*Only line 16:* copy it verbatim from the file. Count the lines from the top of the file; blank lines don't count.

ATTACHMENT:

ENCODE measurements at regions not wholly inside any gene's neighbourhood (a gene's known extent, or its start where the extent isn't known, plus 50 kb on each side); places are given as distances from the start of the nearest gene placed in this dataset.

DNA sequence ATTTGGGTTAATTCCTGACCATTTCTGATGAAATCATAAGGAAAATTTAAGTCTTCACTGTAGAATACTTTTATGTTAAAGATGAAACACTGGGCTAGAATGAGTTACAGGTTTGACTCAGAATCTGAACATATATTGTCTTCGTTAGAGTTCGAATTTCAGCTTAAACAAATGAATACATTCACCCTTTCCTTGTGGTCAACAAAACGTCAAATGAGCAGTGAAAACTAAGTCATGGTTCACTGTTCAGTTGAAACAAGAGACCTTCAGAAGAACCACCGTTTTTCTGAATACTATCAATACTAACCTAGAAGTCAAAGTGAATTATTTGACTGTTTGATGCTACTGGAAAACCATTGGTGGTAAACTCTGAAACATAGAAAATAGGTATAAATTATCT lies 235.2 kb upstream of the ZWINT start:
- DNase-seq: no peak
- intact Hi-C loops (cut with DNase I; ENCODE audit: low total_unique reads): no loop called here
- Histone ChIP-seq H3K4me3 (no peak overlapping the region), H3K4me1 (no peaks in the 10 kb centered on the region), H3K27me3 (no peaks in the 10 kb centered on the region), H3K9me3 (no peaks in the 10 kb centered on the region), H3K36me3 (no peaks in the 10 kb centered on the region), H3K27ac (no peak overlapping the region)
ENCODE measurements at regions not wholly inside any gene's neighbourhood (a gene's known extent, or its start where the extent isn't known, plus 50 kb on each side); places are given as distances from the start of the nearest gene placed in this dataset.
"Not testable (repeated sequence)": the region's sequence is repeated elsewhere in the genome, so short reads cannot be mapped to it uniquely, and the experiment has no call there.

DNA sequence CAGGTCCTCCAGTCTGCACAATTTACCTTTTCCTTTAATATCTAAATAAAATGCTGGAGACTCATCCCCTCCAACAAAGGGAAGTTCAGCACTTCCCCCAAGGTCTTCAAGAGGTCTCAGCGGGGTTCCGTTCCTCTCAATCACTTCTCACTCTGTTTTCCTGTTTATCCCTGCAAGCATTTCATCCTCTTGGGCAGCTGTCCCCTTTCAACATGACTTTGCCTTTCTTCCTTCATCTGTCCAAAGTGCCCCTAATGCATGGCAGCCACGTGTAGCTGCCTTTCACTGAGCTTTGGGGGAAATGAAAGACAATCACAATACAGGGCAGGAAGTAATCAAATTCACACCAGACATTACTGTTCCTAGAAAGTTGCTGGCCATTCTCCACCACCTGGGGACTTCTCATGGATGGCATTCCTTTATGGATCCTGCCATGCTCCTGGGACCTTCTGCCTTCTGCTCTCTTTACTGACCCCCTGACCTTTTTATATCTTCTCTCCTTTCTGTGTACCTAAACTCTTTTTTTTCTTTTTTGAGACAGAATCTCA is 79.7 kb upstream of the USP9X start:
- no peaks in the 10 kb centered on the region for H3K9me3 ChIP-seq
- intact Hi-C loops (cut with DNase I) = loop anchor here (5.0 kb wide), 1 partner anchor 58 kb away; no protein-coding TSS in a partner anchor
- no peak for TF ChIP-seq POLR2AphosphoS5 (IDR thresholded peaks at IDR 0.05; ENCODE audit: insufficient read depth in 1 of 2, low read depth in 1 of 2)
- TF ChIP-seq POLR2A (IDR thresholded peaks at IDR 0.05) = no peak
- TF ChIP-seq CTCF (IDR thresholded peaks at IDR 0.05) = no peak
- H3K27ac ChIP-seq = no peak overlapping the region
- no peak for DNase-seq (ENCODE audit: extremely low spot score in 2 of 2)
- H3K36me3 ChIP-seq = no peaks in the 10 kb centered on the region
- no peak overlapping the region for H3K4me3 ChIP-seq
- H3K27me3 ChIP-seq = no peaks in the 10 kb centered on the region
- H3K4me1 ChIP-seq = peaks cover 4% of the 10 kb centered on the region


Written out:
- H3K36me3 ChIP-seq = no peaks in the 10 kb centered on the region